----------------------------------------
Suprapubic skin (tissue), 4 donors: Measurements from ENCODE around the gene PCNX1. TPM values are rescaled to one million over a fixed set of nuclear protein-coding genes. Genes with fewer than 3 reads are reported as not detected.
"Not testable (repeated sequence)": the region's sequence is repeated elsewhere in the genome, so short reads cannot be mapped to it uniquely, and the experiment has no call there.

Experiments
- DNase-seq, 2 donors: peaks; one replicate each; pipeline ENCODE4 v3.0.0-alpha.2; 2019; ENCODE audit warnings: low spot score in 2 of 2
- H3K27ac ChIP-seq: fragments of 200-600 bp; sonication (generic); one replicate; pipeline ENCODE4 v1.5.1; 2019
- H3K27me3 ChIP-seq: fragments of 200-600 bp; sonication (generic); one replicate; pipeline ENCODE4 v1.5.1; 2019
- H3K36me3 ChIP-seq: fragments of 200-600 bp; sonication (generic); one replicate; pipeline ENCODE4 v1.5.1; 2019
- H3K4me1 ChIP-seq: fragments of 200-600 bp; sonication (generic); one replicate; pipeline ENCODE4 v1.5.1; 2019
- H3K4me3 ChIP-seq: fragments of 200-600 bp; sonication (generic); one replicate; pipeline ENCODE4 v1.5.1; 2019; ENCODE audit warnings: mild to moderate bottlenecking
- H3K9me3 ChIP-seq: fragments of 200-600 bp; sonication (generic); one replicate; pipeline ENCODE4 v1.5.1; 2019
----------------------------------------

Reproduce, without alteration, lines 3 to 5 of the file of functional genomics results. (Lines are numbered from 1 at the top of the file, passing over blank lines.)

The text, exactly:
Experiments
- DNase-seq, 2 donors: peaks; one replicate each; pipeline ENCODE4 v3.0.0-alpha.2; 2019; ENCODE audit warnings: low spot score in 2 of 2
- H3K27ac ChIP-seq: fragments of 200-600 bp; sonication (generic); one replicate; pipeline ENCODE4 v1.5.1; 2019